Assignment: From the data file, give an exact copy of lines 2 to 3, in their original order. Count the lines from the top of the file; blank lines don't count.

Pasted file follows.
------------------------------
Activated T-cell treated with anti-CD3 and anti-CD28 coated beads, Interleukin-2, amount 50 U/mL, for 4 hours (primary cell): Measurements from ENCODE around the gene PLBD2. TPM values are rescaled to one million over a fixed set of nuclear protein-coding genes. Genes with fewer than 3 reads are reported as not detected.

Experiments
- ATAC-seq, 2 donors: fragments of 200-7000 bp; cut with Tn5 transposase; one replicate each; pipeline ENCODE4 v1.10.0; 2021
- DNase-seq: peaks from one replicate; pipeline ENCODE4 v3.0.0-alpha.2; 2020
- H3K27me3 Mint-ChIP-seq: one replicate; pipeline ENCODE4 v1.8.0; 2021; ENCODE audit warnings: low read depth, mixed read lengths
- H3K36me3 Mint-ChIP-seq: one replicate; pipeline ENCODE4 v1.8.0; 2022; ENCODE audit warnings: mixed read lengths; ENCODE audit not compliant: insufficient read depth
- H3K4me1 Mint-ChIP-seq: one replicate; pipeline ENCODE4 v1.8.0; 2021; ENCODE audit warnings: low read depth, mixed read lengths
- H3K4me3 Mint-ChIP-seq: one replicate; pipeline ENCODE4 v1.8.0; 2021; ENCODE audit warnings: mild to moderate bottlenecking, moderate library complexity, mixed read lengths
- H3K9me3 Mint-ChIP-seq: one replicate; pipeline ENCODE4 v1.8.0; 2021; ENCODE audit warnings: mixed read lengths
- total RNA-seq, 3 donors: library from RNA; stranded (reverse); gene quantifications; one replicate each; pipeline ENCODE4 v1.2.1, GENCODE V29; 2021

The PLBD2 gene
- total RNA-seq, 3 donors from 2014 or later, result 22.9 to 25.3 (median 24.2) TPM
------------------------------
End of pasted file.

Experiments
- ATAC-seq, 2 donors: fragments of 200-7000 bp; cut with Tn5 transposase; one replicate each; pipeline ENCODE4 v1.10.0; 2021